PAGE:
Date: Mon, 11 Jan 1999 16:55:33 +0000 (GMT) From: John Norris Subject: Re: Omnibus bar To: dbh@doc.ic.ac.uk John Norris: > Logically, the term was originally omnibus bar. It was soon > shortened to 'busbar and survived like this for several years before > the apostrophe was dropped. I spent a frustrating couple of hours in the Milne library this morning trying to find what I know I have seen before - i.e. examples of 'busbar and omnibus bar. For most of that time I did little more than encounter examples of bus bar and bus-bar in the 1900-1915 period. I feel sure there are examples of omnibus bar and 'busbar in the IEE Journal but I couldn't find any just by a simple index search on those terms. There are few other printed reference works earlier than 1900 in the library so a long search through old contract specs. etc. seemed inevitable. Fortunately, as I had only limited time today, in the first spec I looked through I found an example of what I was looking for, viz: Crompton & Co's specification of August 1892 for the generating station to be constructed at Hove for the Hove Electric Lighting Co. Ltd. " ... the switchboards to be Messrs Cromptons patent sectional switchboard, each section consisting of a supporting standard carrying a fusible cut out, an ampere meter and dynamo switch, a portion of an omnibus bar divided into 2 sections with means of fixing a station meter and connections including fusible cut outs for one or a pair of feeder mains each of these sections to be interchangeable and to be capable of being connected one to another so as to form a continuous switchboard, and to be self contained so that both dynamo connections and feeder connections can be made at the floor level." I hope you will consider this proof enough but I will in any case pursue it further when I am next at the museum (early Feb.) and will e-mail again when I find anything further. I don't think there is any chance of finding the first use of the term omnibus bar but (assuming it had no earlier usage in the telegraph industry) it can hardly be earlier than c.1882 and had evidently died out, in its unabbreviated form, before c.1900 Hove was a d.c. station and busbars were probably used first in d.c. stations. Rookes Evelyn Bell Crompton was a strong advocate of d.c. systems in the early years of the electricity supply industry, as well as being one of the leading promoters and manufacturers of electricity supply equipment (generation, distribution and utilisation). He was an educated man (Harrow!) so would have seen the appropriateness of the term omnibus, whether applied to the carriage of people or the distribution of electricity. So he might himself have coined the term. However I can think of others who might also have done so, e.g. John Hopkinson. I hope this is of interest and that you will feel able to expand slightly the section on the derivation of bus in your on-line dictionary of computing. I nearly forgot to add that all the instances I have found the first letters of busbar, bus bar, and omnibus are in lower case; also that to the best of my recollection the word busbar is usually pronounced as though the 's' is almost a 'z' - it trips off the tongue more easily that way - and that while the computer industry has abbreviated the term to 'bus', the abbreviation used as jargon in the electricity supply industry is 'bars', invariably preceded by the definite article. Regards John Norris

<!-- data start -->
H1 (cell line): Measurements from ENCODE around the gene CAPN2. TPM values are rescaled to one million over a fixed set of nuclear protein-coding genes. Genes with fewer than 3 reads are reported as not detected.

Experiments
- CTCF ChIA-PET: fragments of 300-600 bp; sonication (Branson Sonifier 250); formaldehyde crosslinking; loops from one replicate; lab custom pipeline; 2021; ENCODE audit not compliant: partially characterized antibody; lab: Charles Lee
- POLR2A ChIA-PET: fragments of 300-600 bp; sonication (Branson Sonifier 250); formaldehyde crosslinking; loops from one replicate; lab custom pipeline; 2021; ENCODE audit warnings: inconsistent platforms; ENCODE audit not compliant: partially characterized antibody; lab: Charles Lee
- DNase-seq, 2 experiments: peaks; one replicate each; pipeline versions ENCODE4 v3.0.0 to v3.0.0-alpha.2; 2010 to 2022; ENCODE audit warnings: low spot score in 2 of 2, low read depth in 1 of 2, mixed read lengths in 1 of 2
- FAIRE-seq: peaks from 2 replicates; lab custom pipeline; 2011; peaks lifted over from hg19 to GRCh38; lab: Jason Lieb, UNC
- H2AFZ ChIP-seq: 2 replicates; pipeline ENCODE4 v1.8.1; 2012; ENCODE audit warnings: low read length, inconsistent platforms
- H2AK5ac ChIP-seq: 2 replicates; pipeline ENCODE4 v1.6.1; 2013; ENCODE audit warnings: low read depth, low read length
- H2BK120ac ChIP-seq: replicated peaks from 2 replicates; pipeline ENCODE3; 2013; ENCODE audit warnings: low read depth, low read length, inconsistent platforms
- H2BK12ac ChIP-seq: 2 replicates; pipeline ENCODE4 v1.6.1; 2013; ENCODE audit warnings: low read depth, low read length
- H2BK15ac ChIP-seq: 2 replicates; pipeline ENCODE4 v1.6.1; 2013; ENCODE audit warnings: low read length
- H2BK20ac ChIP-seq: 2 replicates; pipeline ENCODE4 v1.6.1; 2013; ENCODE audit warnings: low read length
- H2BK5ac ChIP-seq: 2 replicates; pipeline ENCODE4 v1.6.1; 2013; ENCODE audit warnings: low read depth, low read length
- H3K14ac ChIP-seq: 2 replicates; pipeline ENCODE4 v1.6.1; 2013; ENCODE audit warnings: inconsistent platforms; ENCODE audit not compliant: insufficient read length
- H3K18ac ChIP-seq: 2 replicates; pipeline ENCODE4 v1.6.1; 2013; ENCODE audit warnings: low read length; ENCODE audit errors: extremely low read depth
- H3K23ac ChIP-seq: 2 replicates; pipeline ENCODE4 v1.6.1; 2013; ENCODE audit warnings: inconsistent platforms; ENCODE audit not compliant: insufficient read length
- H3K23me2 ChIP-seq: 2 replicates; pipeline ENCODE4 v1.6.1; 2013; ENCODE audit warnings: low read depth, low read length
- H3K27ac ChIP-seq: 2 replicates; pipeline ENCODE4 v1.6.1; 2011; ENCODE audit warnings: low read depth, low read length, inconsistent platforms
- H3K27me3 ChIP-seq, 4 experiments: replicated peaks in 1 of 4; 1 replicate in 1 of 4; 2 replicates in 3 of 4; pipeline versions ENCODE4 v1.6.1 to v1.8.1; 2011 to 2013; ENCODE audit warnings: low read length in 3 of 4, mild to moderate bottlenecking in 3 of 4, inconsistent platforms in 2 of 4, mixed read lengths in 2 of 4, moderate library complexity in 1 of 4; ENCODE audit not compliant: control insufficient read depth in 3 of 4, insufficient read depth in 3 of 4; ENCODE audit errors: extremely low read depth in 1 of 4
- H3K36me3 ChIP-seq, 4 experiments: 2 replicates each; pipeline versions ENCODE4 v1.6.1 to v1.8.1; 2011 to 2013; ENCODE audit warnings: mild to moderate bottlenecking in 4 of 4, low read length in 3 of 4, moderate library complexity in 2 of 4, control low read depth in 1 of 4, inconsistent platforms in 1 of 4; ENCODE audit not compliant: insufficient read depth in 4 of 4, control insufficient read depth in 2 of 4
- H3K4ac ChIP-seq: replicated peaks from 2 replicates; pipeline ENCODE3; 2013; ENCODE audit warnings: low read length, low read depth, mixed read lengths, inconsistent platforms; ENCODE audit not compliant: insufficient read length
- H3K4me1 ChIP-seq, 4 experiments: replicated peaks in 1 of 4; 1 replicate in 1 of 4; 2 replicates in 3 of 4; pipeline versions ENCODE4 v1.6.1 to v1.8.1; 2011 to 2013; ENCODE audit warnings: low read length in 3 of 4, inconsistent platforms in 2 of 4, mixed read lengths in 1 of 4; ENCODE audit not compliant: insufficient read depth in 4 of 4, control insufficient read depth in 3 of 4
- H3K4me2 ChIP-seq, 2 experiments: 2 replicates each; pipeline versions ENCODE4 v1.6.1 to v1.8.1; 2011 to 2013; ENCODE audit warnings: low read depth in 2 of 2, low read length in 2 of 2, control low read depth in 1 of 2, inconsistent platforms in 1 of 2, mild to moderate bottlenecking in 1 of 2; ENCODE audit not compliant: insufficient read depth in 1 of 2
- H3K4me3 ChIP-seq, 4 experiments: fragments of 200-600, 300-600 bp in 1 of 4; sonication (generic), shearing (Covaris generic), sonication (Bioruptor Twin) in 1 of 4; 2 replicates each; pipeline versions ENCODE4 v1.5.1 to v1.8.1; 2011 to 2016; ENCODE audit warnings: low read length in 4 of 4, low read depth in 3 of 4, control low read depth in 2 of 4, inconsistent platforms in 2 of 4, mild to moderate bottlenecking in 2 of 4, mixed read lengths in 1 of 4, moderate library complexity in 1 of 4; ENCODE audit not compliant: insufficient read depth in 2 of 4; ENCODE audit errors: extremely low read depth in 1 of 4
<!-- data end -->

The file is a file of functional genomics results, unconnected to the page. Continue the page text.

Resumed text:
From JRN@norbirch.demon.co.uk Mon Feb 1 15:04:38 1999 MIME-Version: 1.0 X-Coding-System: iso-latin-1-unix Date: Mon, 1 Feb 1999 15:00:06 +0000 (GMT) From: John Norris Subject: Re: Omnibus bars To: Denis Howe In-Reply-To: <10510.9902011059@wombat.doc.ic.ac.uk> MIME-Version: 1.0 Content-Type: TEXT/PLAIN; CHARSET=ISO-8859-1 Content-Transfer-Encoding: 8BIT X-Organization: Organisation name, location. Telephone/Fax? X-Mailer: ANT RISCOS Marcel [ver 1.46] On Mon 01 Feb, Denis Howe wrote: > >> a power supply conductor running along the route of an omnibus or > >> "tram". > > > "omnibus bar" - a connection bar 'for all' (analogous to the > > passenger omnibus - a conveyance 'for all') > > Thanks, I was worried about that last bit, I think I guessed. I hate > it when people do that! I agree, but I have been guilty too. One can never know everything there is to know about a subject and just occasionally one feels obliged to make a little 'leap of faith' (alright, a guess based on less than 100% understanding) and hope for charity from those who think they know better. > > Is there a connection between "omnibus" and "tram"? > I'm not a bus expert (maybe not any sort of expert) but I don't know of any connection between the word "omnibus" and "tram", except in the sense that both can refer to vehicles for conveying people. I seem to remember that the term 'omnibus' was adopted by a Frenchman to describe his horsebuses in the early 1800s (but please don't quote me on that) while 'tram' originally applied to a small wagon for carrying coal, limestone or whatever on an industrial tramway and only later came to be used for a rail-borne passenger carrying vehicle (Is there a connection) > Between tram rails and electrical bus bars? No >Were trams called "omnibusses" Not that I know of > or are trams red herrings? Lovely noisy beasts with delicious graunchy noises, far, far superior to super silent rubber tyred trolley buses (IMHO!) and running on rails, not busbars. Definitely better when red (L.T.) but preferably not (h)erring in the wrong direction >Aren't electrical bus bars called rails too > (e.g. power rail), or am I imagining that? I can't speak with authority on this. I do vaguely remember the term 'rail' being used in wireless terminology (when I dabbled in radio building 30-40 years ago) and the -ve rail (or +ve in these semiconductor days) on a circuit board is certainly a conductor for common connections. It has similarities with a busbar, though the connections are fixed rather than by switches. There may also be other busbar-like uses of the term 'power rail' that I am unaware of. However, the conductor rail on a railway or tramway is quite different. A rail, yes, and a conductor, yes, but not a busbar. (Albeit that it may have several incoming connections from supply points along the route and several outgoing connections in the form of trains, it is not in any normal sense of the word a busbar. I hope this helps John Norris